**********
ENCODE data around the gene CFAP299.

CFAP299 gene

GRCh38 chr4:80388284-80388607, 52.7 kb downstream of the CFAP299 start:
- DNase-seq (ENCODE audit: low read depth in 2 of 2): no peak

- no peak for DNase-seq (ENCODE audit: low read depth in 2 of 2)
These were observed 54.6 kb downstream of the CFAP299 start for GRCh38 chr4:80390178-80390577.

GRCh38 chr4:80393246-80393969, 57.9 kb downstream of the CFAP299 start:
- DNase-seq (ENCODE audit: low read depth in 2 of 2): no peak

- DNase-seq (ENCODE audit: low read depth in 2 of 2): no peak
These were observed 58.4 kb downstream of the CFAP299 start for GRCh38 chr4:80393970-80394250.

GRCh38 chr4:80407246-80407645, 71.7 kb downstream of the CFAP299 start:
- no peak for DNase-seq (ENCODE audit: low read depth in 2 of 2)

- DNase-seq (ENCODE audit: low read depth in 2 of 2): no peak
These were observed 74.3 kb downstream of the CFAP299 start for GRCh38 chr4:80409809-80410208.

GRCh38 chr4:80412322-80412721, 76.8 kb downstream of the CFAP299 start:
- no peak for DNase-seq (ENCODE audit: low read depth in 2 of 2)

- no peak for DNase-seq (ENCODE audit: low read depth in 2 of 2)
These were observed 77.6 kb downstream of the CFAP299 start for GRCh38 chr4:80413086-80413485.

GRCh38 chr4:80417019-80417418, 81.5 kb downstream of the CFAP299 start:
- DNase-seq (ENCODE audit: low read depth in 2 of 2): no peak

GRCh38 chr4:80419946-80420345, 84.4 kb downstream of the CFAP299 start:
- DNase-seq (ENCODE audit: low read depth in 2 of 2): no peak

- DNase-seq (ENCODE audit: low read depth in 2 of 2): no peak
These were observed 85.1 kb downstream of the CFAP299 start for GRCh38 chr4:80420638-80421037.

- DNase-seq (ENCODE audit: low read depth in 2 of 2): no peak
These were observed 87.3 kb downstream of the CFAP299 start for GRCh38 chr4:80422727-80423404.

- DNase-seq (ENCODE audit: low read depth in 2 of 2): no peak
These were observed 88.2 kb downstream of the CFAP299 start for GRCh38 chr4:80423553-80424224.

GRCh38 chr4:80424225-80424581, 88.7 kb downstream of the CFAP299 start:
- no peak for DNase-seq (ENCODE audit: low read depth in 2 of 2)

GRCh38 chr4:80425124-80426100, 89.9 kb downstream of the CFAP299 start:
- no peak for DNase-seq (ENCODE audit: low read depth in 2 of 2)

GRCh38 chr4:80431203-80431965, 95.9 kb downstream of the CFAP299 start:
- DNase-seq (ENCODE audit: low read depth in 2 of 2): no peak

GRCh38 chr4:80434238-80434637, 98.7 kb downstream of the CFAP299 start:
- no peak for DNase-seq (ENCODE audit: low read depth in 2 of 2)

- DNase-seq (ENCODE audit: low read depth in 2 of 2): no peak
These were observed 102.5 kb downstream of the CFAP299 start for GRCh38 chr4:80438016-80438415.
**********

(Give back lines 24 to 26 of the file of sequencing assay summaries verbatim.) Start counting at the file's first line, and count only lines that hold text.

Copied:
These were observed 85.1 kb downstream of the CFAP299 start for GRCh38 chr4:80420638-80421037.

- DNase-seq (ENCODE audit: low read depth in 2 of 2): no peak
These were observed 87.3 kb downstream of the CFAP299 start for GRCh38 chr4:80422727-80423404.